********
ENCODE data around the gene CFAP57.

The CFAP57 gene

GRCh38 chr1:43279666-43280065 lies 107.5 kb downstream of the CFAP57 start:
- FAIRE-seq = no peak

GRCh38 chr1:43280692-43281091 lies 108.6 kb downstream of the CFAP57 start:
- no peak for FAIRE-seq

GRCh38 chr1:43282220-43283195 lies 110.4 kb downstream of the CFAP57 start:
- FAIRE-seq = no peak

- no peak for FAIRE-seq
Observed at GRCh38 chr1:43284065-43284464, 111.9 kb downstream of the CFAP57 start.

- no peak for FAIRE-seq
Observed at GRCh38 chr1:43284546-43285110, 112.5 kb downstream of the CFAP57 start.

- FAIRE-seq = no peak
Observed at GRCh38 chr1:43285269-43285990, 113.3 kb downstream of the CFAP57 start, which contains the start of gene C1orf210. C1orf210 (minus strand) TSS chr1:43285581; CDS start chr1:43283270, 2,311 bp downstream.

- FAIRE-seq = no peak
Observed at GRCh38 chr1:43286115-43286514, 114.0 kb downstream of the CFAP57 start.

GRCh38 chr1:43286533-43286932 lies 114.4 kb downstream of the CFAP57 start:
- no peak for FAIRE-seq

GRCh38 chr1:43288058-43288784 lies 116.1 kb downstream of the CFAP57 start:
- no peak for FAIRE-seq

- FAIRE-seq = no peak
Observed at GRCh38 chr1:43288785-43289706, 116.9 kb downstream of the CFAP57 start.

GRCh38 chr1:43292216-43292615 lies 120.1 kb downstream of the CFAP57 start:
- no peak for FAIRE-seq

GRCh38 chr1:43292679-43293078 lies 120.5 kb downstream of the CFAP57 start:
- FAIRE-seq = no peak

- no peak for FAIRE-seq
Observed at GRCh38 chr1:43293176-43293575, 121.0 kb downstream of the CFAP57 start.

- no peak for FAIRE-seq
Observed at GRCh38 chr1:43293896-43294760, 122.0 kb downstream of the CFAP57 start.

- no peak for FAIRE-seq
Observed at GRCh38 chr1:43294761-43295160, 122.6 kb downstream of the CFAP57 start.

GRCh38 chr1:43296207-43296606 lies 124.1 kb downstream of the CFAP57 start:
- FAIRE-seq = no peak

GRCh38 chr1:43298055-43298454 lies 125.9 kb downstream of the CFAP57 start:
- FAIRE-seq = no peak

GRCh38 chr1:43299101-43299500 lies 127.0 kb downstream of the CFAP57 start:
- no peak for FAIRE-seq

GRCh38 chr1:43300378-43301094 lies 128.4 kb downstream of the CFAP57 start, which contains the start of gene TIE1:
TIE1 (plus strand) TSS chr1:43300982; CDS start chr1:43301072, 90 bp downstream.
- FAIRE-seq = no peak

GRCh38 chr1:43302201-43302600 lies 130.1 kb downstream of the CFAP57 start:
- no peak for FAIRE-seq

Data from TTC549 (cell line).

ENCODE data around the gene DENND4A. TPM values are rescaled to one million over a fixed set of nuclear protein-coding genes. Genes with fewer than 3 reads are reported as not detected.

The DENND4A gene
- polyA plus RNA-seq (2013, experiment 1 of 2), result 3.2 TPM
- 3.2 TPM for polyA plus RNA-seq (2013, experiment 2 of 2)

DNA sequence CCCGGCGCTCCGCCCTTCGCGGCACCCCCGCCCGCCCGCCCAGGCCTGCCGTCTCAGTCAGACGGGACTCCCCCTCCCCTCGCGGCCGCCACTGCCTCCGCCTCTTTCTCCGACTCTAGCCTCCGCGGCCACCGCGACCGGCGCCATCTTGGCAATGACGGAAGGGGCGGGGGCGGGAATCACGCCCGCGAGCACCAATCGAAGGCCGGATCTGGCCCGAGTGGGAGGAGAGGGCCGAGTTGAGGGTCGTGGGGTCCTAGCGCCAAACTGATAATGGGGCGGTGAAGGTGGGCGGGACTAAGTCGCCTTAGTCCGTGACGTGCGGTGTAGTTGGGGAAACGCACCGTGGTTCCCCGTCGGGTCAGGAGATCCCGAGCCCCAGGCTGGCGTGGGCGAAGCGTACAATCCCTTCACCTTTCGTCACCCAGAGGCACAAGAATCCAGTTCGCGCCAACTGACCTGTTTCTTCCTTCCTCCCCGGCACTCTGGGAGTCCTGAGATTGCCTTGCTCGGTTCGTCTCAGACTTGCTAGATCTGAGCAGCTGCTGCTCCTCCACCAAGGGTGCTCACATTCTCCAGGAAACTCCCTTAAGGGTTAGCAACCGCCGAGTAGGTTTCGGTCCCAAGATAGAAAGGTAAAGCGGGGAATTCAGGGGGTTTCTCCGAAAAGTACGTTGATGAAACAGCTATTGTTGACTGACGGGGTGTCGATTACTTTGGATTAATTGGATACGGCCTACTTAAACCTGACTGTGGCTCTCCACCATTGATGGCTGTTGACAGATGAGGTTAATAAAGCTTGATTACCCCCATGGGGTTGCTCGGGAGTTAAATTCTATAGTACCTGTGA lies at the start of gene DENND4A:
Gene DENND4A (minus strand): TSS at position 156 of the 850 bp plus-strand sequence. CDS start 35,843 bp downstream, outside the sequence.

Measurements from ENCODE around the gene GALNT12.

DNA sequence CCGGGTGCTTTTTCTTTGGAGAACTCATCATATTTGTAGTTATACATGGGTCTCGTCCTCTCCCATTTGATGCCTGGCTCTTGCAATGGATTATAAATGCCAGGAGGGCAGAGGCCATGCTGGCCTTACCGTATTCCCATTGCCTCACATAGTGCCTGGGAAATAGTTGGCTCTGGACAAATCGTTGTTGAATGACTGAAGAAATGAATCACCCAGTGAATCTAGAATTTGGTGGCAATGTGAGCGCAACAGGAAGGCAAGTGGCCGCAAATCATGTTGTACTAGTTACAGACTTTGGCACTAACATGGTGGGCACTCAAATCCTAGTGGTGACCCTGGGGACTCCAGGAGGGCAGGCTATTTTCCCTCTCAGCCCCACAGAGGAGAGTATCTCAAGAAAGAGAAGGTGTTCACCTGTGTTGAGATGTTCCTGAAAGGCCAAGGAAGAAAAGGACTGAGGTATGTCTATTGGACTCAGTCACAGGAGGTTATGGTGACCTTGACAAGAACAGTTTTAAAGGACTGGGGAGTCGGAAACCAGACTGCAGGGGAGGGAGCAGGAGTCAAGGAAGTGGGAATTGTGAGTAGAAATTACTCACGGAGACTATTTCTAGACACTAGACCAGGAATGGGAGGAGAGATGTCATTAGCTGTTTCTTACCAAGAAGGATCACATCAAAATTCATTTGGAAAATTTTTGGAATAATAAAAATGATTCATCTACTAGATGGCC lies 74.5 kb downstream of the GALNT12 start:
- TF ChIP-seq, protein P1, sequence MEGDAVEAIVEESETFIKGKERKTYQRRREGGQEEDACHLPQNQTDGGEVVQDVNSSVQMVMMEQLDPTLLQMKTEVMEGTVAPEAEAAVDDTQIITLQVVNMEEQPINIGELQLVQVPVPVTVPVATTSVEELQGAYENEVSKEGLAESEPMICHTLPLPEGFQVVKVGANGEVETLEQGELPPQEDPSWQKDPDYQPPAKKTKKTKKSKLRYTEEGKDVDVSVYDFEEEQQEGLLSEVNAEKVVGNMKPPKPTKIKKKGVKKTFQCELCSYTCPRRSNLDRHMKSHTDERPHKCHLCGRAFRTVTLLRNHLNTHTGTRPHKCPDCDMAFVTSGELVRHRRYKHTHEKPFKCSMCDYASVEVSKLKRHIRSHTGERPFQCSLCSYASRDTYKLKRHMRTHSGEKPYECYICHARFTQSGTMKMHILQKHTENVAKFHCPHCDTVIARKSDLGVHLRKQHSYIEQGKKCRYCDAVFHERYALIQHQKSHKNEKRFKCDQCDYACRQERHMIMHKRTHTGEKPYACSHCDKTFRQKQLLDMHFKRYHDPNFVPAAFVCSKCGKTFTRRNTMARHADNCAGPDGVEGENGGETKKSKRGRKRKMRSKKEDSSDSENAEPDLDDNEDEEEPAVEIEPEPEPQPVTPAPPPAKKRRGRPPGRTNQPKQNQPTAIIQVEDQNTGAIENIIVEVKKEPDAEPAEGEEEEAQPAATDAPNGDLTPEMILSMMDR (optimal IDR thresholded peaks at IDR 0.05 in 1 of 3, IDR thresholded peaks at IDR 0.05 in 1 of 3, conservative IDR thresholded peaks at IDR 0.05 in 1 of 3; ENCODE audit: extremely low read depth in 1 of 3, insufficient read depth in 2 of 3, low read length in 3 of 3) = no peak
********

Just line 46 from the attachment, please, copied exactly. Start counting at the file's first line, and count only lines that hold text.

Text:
The DENND4A gene